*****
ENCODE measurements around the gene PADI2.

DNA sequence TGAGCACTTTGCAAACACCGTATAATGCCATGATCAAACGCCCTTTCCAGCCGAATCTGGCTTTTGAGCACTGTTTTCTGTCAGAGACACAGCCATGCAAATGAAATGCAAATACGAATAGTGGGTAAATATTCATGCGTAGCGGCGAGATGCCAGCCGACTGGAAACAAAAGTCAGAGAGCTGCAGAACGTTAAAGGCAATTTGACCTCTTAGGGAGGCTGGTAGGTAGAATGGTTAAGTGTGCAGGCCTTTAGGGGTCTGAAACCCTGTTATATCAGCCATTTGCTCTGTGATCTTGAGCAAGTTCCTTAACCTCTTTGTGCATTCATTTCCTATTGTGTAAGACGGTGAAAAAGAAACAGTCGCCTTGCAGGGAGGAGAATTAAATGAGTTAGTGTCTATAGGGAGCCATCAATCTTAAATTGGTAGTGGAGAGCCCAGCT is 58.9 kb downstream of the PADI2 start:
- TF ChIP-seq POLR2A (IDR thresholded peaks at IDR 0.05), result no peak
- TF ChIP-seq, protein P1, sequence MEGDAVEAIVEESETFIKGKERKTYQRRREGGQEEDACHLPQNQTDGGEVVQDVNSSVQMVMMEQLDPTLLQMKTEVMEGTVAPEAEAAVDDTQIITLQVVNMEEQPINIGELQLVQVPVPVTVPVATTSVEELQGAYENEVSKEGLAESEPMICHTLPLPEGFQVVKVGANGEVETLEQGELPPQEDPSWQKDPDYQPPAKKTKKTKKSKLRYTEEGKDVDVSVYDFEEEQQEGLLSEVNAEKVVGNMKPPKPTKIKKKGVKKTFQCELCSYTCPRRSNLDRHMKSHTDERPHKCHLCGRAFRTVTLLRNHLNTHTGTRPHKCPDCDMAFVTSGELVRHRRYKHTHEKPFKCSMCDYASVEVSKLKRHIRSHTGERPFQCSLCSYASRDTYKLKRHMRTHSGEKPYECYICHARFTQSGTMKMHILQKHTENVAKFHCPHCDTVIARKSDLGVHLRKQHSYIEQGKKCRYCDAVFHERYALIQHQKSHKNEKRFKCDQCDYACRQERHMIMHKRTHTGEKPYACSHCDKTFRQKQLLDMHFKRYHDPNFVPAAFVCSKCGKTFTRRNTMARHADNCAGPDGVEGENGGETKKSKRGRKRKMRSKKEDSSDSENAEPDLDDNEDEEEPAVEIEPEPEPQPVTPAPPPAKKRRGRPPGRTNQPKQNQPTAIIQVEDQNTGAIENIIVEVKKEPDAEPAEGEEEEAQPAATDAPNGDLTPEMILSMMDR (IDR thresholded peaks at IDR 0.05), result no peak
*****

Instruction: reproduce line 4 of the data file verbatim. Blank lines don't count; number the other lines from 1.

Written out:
- TF ChIP-seq, protein P1, sequence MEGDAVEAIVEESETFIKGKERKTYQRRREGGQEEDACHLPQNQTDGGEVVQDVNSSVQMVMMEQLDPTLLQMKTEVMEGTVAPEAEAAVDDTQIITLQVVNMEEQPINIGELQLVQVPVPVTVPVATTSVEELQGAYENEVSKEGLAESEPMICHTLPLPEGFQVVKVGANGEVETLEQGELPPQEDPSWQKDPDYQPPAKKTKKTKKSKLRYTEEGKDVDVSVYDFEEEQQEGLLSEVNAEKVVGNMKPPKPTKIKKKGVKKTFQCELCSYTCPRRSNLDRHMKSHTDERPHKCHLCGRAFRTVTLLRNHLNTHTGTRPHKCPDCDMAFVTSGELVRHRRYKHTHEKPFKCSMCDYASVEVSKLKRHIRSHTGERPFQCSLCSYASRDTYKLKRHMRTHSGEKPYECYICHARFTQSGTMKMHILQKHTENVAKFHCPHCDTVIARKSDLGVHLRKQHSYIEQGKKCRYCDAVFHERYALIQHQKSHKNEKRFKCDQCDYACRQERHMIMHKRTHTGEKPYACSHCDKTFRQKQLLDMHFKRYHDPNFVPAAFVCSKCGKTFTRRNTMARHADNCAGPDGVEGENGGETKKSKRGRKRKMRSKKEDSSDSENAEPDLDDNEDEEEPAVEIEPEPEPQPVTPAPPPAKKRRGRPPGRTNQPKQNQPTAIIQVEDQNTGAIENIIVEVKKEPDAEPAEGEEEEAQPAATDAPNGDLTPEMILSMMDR (IDR thresholded peaks at IDR 0.05), result no peak